Jeff Holden, Chief Product Officer at Uber, made two announcements on the company’s blog the other day.
“The first is the creation of Uber AI Labs, a new division of Uber, based in San Francisco, dedicated to cutting-edge research in artificial intelligence and machine learning. And the second is the acquisition of the AI research startup Geometric Intelligence, whose 15 members will form the initial core of the AI Labs team.”
He continued later in the post: “The formation of Uber AI Labs, to be directed by Geometric’s Founding CEO Gary Marcus, represents Uber’s commitment to advancing the state of the art, driven by our vision that moving people and things in the physical world can be radically faster, safer and accessible to all.”
According to Bloomberg, GI had 15 employees. The company was creating cutting edge machine-learning methods. The new team will enhance the technology Uber utilizes for its driver – passenger pairings. Uber has an interest in self-driving cars as well. The amount paid for the startup was not disclosed. The New York Times, however, valued the deal near $70 billion.
Uber has brought in outsiders to buff its technology research efforts in the past. The company acquired two other companies recently to improve its in-house technology. The mapping tech startup, deCarta was its first acquisition. An Uber spokesperson commented on the acquisition to TechCrunch:
“A lot of the functionality that makes the Uber app so reliable, affordable and seamless is based on mapping technologies. With the acquisition of deCarta, we will continue to fine-tune our products and services that rely on maps – for example UberPOOL, the way we compute ETAs, and others – and make the Uber experience even better for our users.”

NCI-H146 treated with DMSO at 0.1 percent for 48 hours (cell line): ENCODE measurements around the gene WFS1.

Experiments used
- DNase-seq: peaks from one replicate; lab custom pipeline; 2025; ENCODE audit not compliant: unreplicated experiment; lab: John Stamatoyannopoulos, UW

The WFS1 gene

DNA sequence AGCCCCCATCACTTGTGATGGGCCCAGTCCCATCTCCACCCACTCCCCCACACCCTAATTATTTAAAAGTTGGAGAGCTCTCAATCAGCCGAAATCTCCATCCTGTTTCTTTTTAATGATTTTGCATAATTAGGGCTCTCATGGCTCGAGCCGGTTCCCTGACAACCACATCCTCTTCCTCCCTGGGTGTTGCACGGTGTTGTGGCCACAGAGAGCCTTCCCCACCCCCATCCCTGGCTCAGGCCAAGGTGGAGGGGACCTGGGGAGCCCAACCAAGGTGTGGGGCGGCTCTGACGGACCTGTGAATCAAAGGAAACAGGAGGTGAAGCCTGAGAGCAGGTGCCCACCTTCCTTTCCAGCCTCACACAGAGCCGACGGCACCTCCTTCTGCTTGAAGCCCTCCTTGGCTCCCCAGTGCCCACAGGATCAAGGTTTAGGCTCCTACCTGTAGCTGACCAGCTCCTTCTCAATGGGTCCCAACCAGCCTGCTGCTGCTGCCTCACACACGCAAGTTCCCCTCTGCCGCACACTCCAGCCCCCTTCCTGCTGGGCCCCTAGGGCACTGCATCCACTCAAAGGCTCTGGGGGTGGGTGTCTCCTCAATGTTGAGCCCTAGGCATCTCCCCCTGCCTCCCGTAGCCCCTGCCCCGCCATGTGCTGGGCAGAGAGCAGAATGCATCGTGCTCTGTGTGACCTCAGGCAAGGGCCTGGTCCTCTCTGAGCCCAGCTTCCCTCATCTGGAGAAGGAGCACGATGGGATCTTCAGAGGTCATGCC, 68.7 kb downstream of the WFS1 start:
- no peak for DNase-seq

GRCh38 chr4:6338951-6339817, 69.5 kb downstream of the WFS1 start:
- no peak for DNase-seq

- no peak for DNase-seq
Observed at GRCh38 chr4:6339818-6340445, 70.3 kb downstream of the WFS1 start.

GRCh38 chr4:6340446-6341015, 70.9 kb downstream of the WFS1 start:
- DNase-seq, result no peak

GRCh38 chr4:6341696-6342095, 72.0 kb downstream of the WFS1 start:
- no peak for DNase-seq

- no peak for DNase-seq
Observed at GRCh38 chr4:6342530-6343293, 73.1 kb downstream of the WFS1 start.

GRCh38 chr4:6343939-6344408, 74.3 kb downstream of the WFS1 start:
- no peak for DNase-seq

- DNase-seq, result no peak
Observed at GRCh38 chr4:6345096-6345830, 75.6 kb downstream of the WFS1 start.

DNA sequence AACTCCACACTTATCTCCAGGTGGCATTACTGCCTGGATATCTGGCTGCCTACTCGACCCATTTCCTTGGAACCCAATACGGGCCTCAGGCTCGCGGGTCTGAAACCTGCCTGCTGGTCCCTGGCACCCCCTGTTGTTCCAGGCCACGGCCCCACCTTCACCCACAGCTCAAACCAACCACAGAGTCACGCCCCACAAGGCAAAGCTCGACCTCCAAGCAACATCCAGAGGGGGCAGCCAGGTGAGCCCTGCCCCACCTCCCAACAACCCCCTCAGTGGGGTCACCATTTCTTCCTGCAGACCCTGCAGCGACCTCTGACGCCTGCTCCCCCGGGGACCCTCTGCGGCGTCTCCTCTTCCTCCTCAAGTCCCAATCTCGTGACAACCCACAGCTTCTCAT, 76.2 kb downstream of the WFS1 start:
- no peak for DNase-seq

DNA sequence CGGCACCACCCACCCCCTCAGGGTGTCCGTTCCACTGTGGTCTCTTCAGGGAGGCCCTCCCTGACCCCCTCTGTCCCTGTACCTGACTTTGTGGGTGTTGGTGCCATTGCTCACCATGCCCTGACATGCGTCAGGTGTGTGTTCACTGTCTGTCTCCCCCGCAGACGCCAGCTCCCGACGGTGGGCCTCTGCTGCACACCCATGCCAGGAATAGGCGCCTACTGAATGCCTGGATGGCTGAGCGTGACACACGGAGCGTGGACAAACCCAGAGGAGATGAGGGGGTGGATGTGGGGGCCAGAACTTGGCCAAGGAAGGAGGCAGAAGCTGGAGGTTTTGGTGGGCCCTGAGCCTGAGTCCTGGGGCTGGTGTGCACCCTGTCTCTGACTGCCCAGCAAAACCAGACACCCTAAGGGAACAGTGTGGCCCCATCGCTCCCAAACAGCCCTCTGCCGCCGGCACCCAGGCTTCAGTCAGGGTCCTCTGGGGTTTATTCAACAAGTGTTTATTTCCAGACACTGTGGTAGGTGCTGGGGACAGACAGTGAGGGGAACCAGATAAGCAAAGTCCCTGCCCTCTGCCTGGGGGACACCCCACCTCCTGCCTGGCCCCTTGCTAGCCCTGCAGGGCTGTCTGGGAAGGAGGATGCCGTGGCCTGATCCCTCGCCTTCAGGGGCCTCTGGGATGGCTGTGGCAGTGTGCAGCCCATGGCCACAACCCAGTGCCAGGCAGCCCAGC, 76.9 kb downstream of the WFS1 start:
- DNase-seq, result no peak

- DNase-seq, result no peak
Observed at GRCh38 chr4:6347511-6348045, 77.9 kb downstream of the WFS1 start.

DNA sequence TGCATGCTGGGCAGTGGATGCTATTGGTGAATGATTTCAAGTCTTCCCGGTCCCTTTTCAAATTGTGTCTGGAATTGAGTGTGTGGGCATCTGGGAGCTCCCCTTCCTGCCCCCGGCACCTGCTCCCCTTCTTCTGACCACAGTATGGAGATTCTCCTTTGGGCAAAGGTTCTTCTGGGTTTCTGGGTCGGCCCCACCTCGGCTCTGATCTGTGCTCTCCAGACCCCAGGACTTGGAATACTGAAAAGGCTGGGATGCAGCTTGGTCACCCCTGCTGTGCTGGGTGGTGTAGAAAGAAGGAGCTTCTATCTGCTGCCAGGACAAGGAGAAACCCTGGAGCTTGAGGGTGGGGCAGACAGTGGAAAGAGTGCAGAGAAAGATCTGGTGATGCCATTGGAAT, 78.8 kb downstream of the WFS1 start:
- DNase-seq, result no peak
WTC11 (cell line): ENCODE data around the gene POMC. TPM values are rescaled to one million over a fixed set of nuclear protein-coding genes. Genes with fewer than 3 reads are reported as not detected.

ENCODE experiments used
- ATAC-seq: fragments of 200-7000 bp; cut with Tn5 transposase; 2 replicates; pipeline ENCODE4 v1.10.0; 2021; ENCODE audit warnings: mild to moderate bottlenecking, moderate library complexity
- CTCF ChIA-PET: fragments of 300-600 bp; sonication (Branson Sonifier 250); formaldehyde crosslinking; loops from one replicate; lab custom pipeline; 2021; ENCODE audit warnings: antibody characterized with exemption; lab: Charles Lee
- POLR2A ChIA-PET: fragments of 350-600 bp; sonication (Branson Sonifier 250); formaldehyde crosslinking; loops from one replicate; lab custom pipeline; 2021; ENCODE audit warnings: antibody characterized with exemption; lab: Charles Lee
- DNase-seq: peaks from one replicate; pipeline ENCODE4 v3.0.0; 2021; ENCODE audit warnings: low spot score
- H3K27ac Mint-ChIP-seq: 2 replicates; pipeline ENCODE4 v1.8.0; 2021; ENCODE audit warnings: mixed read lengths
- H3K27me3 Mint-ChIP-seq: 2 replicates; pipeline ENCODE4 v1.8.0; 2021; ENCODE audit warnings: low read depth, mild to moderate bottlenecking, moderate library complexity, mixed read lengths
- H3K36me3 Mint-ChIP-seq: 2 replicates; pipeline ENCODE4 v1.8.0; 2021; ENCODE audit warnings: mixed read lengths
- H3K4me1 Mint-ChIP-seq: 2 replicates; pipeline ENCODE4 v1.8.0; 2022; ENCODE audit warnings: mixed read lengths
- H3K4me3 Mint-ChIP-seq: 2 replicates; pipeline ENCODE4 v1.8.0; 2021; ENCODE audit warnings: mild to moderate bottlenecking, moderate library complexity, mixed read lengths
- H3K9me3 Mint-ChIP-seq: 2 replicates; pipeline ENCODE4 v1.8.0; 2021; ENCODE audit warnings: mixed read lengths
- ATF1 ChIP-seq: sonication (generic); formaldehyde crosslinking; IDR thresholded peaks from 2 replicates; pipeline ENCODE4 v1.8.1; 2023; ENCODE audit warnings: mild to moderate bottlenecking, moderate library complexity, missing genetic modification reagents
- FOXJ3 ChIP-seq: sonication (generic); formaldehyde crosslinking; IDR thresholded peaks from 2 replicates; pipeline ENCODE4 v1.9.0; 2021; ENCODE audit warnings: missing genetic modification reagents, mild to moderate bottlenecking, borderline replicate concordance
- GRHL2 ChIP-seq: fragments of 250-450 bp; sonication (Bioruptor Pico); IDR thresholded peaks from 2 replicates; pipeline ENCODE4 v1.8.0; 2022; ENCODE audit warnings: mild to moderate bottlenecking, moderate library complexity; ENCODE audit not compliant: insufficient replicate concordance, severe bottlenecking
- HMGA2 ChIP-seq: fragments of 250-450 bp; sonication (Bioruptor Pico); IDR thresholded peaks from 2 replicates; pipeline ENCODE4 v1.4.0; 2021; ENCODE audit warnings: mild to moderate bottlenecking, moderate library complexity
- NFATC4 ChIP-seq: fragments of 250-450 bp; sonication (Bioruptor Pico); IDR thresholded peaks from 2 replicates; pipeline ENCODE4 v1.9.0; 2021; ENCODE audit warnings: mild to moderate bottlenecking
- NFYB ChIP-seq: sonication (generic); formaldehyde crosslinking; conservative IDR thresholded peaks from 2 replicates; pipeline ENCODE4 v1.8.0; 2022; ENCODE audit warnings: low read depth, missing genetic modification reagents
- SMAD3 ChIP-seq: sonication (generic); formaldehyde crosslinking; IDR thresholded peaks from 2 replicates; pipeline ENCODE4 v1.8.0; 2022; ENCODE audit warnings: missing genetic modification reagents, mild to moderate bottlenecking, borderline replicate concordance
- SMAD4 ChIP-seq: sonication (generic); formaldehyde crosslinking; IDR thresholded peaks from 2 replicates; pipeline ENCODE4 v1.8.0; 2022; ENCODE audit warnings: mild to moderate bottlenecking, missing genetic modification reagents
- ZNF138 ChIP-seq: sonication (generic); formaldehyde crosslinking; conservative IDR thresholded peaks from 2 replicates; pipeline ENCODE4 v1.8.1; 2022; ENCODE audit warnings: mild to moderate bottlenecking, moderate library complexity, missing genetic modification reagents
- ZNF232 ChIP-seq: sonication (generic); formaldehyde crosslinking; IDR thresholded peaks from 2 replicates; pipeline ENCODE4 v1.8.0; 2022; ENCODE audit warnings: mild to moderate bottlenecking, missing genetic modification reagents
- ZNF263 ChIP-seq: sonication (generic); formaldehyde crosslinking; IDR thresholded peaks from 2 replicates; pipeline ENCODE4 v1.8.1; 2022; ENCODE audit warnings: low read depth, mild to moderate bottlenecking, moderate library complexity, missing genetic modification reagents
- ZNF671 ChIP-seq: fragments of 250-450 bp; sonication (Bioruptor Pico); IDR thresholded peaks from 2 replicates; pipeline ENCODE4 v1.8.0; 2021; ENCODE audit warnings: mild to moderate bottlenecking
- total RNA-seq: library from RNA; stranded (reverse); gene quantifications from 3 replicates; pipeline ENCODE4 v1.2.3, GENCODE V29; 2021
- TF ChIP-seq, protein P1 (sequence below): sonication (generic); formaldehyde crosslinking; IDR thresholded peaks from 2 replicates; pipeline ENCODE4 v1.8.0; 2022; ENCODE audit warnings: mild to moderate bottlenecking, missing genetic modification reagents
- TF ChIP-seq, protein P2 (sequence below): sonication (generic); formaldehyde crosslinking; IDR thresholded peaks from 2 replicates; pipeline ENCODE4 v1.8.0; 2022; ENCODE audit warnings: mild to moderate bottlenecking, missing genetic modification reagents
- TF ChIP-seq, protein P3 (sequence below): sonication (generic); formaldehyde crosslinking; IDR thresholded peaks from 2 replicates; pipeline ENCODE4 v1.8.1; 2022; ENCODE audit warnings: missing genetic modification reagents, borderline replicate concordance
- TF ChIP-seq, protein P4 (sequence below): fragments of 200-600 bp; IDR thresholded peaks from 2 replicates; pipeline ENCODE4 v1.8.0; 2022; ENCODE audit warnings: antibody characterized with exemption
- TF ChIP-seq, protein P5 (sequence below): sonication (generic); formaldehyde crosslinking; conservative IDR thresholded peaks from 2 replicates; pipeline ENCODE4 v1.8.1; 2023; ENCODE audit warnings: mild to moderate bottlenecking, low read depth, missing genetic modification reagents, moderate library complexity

Its second acquisition was Otto; Otto created self-driving car technology.
Big Investments in AI for Uber
Dr. Gary Marcus understands Silicon Valley’s new focus on artificial intelligence. For example, AI has become an important frontier for companies like Facebook.
“Every major company realizes how essential A.I. is to what they’re doing,” Dr. Marcus said in an interview. “Because of the scale of data people are operating on, even the smallest gains in efficiency can turn out enormous changes at these companies, especially in terms of profit.”
In particular, companies pour money into deep learning techniques. These methods give computers tons of information to identify patterns and acknowledge and group objects.
In an interview with BBC, Dr. Marcus felt this approach was insufficient.
“It’s very good for certain problems, but it doesn’t allow us to do the kind of inferences that people often do. We need next-generation techniques.” His method is the first step to make computers more human-like. GI employs several methods including Bayesian and so-called evolutionary methods. What I see is approximation with statistics. What people do is get something that works 80% of the time and they’re happy. Nobody dies if I tell you you’d like this book and you don’t.” That’s why Marcus wants to get the success rate to 100% to prevent accidents or other self-driving mishaps.
For this reason, Jeff Holden thinks it will take some time before AI reaches the level to operate at the level of a typical Uber driver. But the solutions, he says, “are all going to come in the form of artificial intelligence.”